IDEAS home Printed from https://ideas.repec.org/p/nbr/nberwo/21885.html
   My bibliography  Save this paper

The Micro Origins of International Business Cycle Comovement

Author

Listed:
  • Julian di Giovanni
  • Andrei A. Levchenko
  • Isabelle Mejean

Abstract

This paper investigates the role of individual firms in international business cycle comovement using data covering the universe of French firm-level value added, bilateral imports and exports, and cross-border ownership over the period 1993-2007. At the micro level, controlling for firm and country effects, trade in goods with a particular foreign country is associated with a significantly higher correlation between a firm and that foreign country. In addition, foreign multinational affiliates operating in France are significantly more correlated with the source economy. The impact of direct trade and multinational linkages on comovement at the micro level has significant macro implications. Because internationally connected firms are systematically larger than non- internationally connected firms, the firms directly linked to foreign countries represent only 8% of all firms, but 56% of all value added, and account for 75% of the observed aggregate comovement. Without those linkages the correlation between France and foreign countries would fall by about 0.091, or one-third of the observed average business cycle correlation of 0.29 in our sample of partner countries. These results are evidence of transmission of business cycle shocks through direct trade and multinational ownership linkages at the firm level.

Suggested Citation

  • Julian di Giovanni & Andrei A. Levchenko & Isabelle Mejean, 2016. "The Micro Origins of International Business Cycle Comovement," NBER Working Papers 21885, National Bureau of Economic Research, Inc.
  • Handle: RePEc:nbr:nberwo:21885
    Note: IFM ITI
    as

    Download full text from publisher

    File URL: http://www.nber.org/papers/w21885.pdf
    Download Restriction: no

    Other versions of this item:

    References listed on IDEAS

    as
    1. Vasco Carvalho, 2007. "Aggregate fluctuations and the network structure of intersectoral trade," Economics Working Papers 1206, Department of Economics and Business, Universitat Pompeu Fabra, revised Oct 2010.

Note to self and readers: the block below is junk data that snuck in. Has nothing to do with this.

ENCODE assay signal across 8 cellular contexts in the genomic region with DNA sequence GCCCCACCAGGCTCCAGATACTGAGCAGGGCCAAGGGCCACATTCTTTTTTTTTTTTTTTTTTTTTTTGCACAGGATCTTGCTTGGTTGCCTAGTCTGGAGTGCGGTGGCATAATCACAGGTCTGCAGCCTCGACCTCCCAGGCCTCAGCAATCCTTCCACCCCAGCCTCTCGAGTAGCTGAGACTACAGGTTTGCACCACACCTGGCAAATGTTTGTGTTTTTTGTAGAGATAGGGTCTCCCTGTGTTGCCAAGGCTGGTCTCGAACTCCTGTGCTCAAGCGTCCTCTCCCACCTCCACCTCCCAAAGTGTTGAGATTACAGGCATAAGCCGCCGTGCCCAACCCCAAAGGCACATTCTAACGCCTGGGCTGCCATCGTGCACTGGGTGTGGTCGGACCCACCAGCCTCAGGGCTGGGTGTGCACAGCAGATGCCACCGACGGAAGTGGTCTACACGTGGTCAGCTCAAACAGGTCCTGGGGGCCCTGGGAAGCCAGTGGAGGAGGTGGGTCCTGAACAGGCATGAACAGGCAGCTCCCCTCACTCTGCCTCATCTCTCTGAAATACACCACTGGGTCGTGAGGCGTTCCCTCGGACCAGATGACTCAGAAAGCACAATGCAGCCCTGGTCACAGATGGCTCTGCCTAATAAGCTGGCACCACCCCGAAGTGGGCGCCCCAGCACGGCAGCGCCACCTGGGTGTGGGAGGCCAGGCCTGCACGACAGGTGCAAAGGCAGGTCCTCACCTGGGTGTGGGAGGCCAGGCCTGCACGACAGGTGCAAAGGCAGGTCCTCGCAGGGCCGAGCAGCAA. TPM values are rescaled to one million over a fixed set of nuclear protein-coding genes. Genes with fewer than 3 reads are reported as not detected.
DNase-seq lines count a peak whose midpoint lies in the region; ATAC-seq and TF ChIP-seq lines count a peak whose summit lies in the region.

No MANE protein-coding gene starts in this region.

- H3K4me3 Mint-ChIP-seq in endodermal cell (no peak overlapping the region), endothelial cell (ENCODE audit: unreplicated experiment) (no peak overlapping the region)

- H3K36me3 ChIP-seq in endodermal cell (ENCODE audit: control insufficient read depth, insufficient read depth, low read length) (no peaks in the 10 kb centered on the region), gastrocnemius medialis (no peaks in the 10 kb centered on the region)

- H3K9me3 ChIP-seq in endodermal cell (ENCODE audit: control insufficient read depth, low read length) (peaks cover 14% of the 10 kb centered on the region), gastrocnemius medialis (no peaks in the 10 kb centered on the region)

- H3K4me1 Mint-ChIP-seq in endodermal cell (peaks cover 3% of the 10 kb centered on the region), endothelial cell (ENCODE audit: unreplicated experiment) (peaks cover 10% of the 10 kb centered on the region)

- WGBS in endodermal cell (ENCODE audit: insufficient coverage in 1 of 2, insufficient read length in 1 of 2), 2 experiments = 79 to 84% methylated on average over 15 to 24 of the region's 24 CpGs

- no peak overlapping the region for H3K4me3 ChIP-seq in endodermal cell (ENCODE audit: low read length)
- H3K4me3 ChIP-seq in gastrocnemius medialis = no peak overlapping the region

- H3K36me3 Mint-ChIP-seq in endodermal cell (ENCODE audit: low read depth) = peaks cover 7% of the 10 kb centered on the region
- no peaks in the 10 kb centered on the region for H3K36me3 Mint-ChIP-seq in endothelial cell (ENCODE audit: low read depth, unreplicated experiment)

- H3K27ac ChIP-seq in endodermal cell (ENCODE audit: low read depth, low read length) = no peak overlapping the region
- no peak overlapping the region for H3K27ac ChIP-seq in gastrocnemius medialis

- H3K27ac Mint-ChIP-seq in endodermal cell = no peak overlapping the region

2. Javier Cravino & Andrei A. Levchenko, 2017. "Multinational Firms and International Business Cycle Transmission," The Quarterly Journal of Economics, Oxford University Press, vol. 132(2), pages 921-962.
    3. repec:aea:aejmac:v:9:y:2017:i:4:p:254-80 is not listed on IDEAS
    4. Nitya Pandalai Nayar & Aaron Flaaen & Christoph Boehm, 2015. "Input Linkages and the Transmission of Shocks: Firm-Level Evidence from the 2011 Tohoku Earthquake," 2015 Meeting Papers 383, Society for Economic Dynamics.
    5. repec:bof:bofrdp:urn:nbn:fi:bof-201512101464 is not listed on IDEAS
    6. George Alessandria & Horag Choi, 2007. "Do Sunk Costs of Exporting Matter for Net Export Dynamics?," The Quarterly Journal of Economics, Oxford University Press, vol. 122(1), pages 289-336.
    7. Burstein, Ariel & Kurz, Christopher & Tesar, Linda, 2008. "Trade, production sharing, and the international transmission of business cycles," Journal of Monetary Economics, Elsevier, vol. 55(4), pages 775-795, May.
    8. Calderon, Cesar & Chong, Alberto & Stein, Ernesto, 2007. "Trade intensity and business cycle synchronization: Are developing countries any different?," Journal of International Economics, Elsevier, vol. 71(1), pages 2-21, March.
    9. Daron Acemoglu & Ufuk Akcigit & William Kerr, 2016. "Networks and the Macroeconomy: An Empirical Exploration," NBER Macroeconomics Annual, University of Chicago Press, vol. 30(1), pages 273-335.
    10. Blonigen, Bruce A. & Piger, Jeremy & Sly, Nicholas, 2014. "Comovement in GDP trends and cycles among trading partners," Journal of International Economics, Elsevier, vol. 94(2), pages 239-247.
    11. Glenn Magerman & Karolien De Bruyne & Emmanuel Dhyne & Jan Van Hove, 2016. "Heterogeneous Firms and the Micro Origins of Aggregate Fluctuations," Working Papers ECARES ECARES 2016-35, ULB -- Universite Libre de Bruxelles.